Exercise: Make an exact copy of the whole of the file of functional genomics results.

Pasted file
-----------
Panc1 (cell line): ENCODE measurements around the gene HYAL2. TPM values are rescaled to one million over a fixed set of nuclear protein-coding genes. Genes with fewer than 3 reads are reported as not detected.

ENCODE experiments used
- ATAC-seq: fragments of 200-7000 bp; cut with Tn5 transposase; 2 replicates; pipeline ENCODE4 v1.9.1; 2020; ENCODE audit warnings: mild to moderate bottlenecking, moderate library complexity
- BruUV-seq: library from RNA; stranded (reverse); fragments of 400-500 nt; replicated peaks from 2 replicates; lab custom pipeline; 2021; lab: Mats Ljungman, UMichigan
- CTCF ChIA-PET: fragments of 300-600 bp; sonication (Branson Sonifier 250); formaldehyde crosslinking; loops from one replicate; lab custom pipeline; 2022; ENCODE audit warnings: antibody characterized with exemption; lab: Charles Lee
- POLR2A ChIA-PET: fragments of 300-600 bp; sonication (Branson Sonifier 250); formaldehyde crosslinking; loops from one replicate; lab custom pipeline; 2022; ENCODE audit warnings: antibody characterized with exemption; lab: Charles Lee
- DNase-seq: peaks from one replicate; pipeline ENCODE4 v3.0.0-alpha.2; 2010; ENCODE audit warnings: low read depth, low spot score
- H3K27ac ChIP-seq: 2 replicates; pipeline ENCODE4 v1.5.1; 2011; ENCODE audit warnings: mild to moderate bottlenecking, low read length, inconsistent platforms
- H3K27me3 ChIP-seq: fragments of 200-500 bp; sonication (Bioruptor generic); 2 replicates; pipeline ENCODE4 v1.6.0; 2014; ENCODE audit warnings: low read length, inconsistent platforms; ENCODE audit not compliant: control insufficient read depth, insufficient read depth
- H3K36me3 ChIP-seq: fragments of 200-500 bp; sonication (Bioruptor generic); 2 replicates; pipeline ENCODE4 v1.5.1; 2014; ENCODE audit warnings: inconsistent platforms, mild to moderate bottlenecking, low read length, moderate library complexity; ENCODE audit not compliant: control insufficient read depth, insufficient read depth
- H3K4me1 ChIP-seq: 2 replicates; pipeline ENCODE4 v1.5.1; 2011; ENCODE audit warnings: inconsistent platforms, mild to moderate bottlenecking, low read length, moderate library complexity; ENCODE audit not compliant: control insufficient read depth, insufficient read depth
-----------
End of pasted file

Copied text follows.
Panc1 (cell line): ENCODE measurements around the gene HYAL2. TPM values are rescaled to one million over a fixed set of nuclear protein-coding genes. Genes with fewer than 3 reads are reported as not detected.

ENCODE experiments used
- ATAC-seq: fragments of 200-7000 bp; cut with Tn5 transposase; 2 replicates; pipeline ENCODE4 v1.9.1; 2020; ENCODE audit warnings: mild to moderate bottlenecking, moderate library complexity
- BruUV-seq: library from RNA; stranded (reverse); fragments of 400-500 nt; replicated peaks from 2 replicates; lab custom pipeline; 2021; lab: Mats Ljungman, UMichigan
- CTCF ChIA-PET: fragments of 300-600 bp; sonication (Branson Sonifier 250); formaldehyde crosslinking; loops from one replicate; lab custom pipeline; 2022; ENCODE audit warnings: antibody characterized with exemption; lab: Charles Lee
- POLR2A ChIA-PET: fragments of 300-600 bp; sonication (Branson Sonifier 250); formaldehyde crosslinking; loops from one replicate; lab custom pipeline; 2022; ENCODE audit warnings: antibody characterized with exemption; lab: Charles Lee
- DNase-seq: peaks from one replicate; pipeline ENCODE4 v3.0.0-alpha.2; 2010; ENCODE audit warnings: low read depth, low spot score
- H3K27ac ChIP-seq: 2 replicates; pipeline ENCODE4 v1.5.1; 2011; ENCODE audit warnings: mild to moderate bottlenecking, low read length, inconsistent platforms
- H3K27me3 ChIP-seq: fragments of 200-500 bp; sonication (Bioruptor generic); 2 replicates; pipeline ENCODE4 v1.6.0; 2014; ENCODE audit warnings: low read length, inconsistent platforms; ENCODE audit not compliant: control insufficient read depth, insufficient read depth
- H3K36me3 ChIP-seq: fragments of 200-500 bp; sonication (Bioruptor generic); 2 replicates; pipeline ENCODE4 v1.5.1; 2014; ENCODE audit warnings: inconsistent platforms, mild to moderate bottlenecking, low read length, moderate library complexity; ENCODE audit not compliant: control insufficient read depth, insufficient read depth
- H3K4me1 ChIP-seq: 2 replicates; pipeline ENCODE4 v1.5.1; 2011; ENCODE audit warnings: inconsistent platforms, mild to moderate bottlenecking, low read length, moderate library complexity; ENCODE audit not compliant: control insufficient read depth, insufficient read depth